Science of gifting

The Science of Gifting

Ever wondered why we stand in unbearable queues just days before Christmas to get our loved ones that thing they always wanted? Unlikely as it may seem, it could be that we are unknowingly doing it to cheer ourselves up as well.

The act of gift giving is undeniably very noble, especially considering this peculiar activity appears to be limited to humans. But as with many other wacky things we do, there is most likely an evolutionary mechanism hiding behind it somewhere. English biologist and author Richard Dawkins already addressed the issue of altruism in his book The Selfish Gene in 1976. He pointed out that altruism is in fact present in many animals and it mostly leads to long-term gain for the altruistic individual. Here are some more examples of animals that love to give.

A more recent study on the origins of altruism and empathy reveled the same could be true for humans. It postulates that our altruistic behavior evolved for the return-benefits it bears the performer. However, for these return-benefits to play a motivational role in decision making, they need to be experienced by the organism in some way. As described by James Andreoni, an economics professor who developed the so-called “warm glow” theory of giving, we mainly give for the positive feelings it brings us, and not for the actual benefits it brings to the recipient. This is referred to as impure-altruism.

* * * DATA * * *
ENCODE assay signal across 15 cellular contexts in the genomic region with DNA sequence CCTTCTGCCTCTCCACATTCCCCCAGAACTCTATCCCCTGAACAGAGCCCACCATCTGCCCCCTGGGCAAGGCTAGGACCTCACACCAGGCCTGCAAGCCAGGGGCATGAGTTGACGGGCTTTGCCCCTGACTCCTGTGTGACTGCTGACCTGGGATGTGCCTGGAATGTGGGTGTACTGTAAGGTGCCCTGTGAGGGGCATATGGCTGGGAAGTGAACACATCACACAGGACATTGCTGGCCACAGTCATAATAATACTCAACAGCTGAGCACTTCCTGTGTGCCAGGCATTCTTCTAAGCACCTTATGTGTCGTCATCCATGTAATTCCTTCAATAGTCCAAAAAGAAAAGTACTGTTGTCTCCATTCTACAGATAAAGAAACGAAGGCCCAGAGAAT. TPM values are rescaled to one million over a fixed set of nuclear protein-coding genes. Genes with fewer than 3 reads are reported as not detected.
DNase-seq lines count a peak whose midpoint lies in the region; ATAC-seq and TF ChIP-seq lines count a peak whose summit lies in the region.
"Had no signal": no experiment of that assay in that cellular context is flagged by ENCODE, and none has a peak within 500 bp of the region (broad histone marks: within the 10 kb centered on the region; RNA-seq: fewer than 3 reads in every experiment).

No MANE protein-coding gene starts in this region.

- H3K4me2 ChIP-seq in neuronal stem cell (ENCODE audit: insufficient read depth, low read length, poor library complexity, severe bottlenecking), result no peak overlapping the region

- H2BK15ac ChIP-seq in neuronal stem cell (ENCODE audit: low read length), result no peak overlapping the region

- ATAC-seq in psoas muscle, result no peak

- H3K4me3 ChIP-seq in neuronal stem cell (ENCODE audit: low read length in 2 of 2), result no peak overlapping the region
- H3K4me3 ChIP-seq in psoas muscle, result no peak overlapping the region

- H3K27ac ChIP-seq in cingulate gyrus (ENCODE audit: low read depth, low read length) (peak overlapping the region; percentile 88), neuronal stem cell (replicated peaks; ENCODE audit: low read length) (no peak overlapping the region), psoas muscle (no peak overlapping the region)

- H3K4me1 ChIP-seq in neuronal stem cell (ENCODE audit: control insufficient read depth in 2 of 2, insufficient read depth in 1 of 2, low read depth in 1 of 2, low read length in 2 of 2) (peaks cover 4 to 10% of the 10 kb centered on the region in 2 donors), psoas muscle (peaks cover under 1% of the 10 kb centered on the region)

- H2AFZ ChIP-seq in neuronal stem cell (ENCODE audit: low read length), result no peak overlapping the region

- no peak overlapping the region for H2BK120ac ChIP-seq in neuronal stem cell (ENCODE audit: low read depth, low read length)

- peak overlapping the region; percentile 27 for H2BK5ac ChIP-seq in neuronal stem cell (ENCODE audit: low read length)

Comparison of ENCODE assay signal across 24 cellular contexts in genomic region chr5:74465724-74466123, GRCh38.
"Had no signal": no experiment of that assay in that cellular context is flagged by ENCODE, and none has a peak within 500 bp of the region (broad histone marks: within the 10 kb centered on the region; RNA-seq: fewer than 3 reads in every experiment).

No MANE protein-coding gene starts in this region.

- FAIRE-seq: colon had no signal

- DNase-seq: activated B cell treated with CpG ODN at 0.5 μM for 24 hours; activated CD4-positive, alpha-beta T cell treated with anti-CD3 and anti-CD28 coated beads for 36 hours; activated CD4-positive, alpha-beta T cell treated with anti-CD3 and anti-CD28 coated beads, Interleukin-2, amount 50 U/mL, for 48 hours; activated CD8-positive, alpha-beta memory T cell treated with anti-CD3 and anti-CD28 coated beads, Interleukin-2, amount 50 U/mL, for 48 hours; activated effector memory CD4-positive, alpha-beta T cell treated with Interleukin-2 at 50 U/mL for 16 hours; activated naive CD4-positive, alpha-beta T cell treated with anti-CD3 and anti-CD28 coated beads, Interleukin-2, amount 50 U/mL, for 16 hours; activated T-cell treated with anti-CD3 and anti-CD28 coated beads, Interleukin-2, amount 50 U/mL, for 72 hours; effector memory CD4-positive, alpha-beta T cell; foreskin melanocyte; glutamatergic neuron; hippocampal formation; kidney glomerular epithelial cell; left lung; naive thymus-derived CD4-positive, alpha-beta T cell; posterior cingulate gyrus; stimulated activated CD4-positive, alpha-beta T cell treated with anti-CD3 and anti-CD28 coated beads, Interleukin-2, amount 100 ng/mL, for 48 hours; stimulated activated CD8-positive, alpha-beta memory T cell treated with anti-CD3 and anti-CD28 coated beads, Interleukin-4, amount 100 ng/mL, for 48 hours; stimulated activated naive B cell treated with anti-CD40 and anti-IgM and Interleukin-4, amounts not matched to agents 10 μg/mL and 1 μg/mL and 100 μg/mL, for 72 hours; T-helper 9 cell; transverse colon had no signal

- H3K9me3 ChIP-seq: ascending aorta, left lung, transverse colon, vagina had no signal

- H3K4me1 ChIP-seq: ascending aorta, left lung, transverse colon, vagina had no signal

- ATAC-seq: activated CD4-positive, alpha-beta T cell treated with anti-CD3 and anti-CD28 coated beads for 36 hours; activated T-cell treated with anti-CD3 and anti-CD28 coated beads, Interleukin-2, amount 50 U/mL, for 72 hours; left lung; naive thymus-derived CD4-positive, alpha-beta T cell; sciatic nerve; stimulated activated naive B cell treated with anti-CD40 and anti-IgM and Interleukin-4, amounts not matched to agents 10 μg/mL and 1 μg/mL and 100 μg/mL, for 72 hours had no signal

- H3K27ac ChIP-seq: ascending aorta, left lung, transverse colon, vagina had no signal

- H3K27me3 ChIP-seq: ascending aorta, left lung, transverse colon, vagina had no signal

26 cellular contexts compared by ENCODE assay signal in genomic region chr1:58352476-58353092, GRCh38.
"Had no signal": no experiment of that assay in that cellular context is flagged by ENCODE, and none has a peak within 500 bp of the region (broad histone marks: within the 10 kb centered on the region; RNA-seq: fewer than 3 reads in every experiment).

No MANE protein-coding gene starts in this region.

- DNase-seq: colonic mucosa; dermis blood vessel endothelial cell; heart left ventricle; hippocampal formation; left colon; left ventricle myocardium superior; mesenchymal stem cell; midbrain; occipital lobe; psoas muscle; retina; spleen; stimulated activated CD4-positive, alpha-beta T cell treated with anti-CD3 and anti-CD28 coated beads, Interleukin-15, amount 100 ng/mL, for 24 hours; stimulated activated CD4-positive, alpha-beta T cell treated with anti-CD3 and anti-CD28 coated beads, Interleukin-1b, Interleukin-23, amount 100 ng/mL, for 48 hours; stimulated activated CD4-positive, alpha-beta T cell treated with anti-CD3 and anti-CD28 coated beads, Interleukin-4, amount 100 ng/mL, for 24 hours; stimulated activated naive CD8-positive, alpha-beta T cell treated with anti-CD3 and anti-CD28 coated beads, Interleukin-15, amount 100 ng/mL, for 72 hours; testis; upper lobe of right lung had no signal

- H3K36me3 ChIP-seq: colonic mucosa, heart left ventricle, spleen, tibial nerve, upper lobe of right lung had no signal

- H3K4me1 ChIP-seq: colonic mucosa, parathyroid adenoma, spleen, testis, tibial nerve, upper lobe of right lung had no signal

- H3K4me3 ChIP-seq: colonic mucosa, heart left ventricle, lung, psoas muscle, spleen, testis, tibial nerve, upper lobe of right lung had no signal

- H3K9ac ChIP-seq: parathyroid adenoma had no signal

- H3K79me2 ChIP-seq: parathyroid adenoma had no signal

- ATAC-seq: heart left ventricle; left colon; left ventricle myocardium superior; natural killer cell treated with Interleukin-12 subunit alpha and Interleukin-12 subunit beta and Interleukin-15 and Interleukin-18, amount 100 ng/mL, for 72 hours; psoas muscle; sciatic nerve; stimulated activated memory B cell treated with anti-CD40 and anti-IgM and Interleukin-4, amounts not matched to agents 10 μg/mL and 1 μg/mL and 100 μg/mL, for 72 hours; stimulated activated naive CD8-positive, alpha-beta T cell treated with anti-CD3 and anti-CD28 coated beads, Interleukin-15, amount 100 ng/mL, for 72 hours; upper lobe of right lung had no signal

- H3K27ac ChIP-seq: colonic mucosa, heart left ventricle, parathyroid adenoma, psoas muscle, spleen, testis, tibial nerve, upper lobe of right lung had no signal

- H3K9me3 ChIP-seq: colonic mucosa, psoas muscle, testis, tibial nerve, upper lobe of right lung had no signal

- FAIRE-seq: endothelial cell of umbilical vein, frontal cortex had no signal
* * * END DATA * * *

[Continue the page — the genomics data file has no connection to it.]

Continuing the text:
Acting in self-interest, however, does not necessarily mean acting selfish. As Professor Andreoni put it: “As human beings, we naturally want to be connected and helpful. It helps us stick together as communities and take care of each other.” So, no need to feel bad if gifting your loved ones brings you joy, on the contrary, it works both ways and only strengthens our social ties.

Give your gifts and stay happy!

Find out more about why we give in the video bellow:

 

By Luka Zupančič, MSc, University of Applied Sciences Technikum Vienna

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